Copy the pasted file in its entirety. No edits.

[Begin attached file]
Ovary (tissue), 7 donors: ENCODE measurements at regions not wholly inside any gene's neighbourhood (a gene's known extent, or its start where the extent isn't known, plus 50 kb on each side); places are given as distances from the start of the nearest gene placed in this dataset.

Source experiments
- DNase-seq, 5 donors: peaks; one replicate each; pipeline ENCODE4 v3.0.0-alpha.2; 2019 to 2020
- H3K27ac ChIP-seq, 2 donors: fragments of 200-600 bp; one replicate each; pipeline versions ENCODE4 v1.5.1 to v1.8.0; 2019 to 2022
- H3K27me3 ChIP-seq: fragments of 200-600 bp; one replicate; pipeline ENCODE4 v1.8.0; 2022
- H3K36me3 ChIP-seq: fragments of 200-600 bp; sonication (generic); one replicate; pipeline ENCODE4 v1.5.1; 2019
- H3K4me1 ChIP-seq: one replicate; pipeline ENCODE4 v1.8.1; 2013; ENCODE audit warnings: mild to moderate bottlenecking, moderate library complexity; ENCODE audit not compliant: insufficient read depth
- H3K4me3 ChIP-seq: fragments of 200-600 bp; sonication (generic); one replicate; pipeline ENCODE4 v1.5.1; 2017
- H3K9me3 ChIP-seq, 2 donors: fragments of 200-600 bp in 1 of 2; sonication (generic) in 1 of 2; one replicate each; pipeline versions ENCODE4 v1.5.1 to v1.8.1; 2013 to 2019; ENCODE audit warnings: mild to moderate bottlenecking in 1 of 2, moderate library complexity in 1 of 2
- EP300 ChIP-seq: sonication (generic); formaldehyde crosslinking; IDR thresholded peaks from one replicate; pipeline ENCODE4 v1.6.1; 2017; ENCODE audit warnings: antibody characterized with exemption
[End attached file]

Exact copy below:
Ovary (tissue), 7 donors: ENCODE measurements at regions not wholly inside any gene's neighbourhood (a gene's known extent, or its start where the extent isn't known, plus 50 kb on each side); places are given as distances from the start of the nearest gene placed in this dataset.

Source experiments
- DNase-seq, 5 donors: peaks; one replicate each; pipeline ENCODE4 v3.0.0-alpha.2; 2019 to 2020
- H3K27ac ChIP-seq, 2 donors: fragments of 200-600 bp; one replicate each; pipeline versions ENCODE4 v1.5.1 to v1.8.0; 2019 to 2022
- H3K27me3 ChIP-seq: fragments of 200-600 bp; one replicate; pipeline ENCODE4 v1.8.0; 2022
- H3K36me3 ChIP-seq: fragments of 200-600 bp; sonication (generic); one replicate; pipeline ENCODE4 v1.5.1; 2019
- H3K4me1 ChIP-seq: one replicate; pipeline ENCODE4 v1.8.1; 2013; ENCODE audit warnings: mild to moderate bottlenecking, moderate library complexity; ENCODE audit not compliant: insufficient read depth
- H3K4me3 ChIP-seq: fragments of 200-600 bp; sonication (generic); one replicate; pipeline ENCODE4 v1.5.1; 2017
- H3K9me3 ChIP-seq, 2 donors: fragments of 200-600 bp in 1 of 2; sonication (generic) in 1 of 2; one replicate each; pipeline versions ENCODE4 v1.5.1 to v1.8.1; 2013 to 2019; ENCODE audit warnings: mild to moderate bottlenecking in 1 of 2, moderate library complexity in 1 of 2
- EP300 ChIP-seq: sonication (generic); formaldehyde crosslinking; IDR thresholded peaks from one replicate; pipeline ENCODE4 v1.6.1; 2017; ENCODE audit warnings: antibody characterized with exemption